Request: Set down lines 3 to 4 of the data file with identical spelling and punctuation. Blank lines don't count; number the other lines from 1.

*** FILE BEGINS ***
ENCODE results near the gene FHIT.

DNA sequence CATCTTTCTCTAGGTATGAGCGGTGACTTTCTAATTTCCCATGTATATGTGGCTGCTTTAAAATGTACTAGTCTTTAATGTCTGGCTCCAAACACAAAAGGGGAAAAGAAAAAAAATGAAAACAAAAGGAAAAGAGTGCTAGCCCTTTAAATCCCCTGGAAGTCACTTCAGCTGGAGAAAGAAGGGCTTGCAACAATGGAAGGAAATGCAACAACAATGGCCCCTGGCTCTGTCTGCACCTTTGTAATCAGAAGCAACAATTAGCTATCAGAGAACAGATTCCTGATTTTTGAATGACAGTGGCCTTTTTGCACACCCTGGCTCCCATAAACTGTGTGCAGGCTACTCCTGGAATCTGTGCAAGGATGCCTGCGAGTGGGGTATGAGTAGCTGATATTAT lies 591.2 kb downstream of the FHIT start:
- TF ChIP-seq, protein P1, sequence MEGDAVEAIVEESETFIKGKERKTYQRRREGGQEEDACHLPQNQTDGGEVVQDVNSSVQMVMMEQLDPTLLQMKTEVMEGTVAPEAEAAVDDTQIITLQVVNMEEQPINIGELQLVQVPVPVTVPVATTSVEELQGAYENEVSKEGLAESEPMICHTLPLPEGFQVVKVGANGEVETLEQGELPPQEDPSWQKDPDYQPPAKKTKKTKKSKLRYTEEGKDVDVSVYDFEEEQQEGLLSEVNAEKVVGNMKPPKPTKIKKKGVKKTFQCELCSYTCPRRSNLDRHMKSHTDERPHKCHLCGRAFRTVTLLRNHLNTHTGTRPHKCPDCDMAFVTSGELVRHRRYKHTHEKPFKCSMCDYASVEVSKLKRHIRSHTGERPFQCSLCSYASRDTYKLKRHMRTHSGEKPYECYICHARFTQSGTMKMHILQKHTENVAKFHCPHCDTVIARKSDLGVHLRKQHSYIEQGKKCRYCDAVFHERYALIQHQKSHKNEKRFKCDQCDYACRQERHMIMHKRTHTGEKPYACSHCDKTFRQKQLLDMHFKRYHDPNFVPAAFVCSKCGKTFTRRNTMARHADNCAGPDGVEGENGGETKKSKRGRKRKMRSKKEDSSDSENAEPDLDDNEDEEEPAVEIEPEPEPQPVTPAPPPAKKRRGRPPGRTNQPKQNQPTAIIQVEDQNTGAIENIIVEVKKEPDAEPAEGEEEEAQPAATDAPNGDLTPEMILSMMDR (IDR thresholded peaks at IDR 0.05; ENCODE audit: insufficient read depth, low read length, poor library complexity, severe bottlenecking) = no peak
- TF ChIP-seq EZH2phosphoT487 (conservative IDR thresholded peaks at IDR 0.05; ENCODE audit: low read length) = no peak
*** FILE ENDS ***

- TF ChIP-seq, protein P1, sequence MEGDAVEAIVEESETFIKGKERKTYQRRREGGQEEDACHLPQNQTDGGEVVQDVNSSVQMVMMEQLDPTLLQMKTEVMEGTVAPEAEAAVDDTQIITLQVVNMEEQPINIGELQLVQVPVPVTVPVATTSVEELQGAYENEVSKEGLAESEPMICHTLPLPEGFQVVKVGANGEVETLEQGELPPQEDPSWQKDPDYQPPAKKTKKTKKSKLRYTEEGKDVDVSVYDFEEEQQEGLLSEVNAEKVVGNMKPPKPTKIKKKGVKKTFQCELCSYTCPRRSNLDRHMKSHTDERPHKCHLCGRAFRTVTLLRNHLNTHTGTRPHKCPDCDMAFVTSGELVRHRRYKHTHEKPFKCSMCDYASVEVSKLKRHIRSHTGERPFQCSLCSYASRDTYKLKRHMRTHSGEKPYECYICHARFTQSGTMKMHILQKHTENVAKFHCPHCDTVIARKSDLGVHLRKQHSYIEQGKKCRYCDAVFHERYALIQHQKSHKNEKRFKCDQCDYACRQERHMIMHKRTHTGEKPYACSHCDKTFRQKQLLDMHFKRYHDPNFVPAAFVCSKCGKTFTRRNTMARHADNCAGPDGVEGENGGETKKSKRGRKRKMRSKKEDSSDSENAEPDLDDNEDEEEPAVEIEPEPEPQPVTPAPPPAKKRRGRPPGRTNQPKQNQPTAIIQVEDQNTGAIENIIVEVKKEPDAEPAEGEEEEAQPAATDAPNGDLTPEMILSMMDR (IDR thresholded peaks at IDR 0.05; ENCODE audit: insufficient read depth, low read length, poor library complexity, severe bottlenecking) = no peak
- TF ChIP-seq EZH2phosphoT487 (conservative IDR thresholded peaks at IDR 0.05; ENCODE audit: low read length) = no peak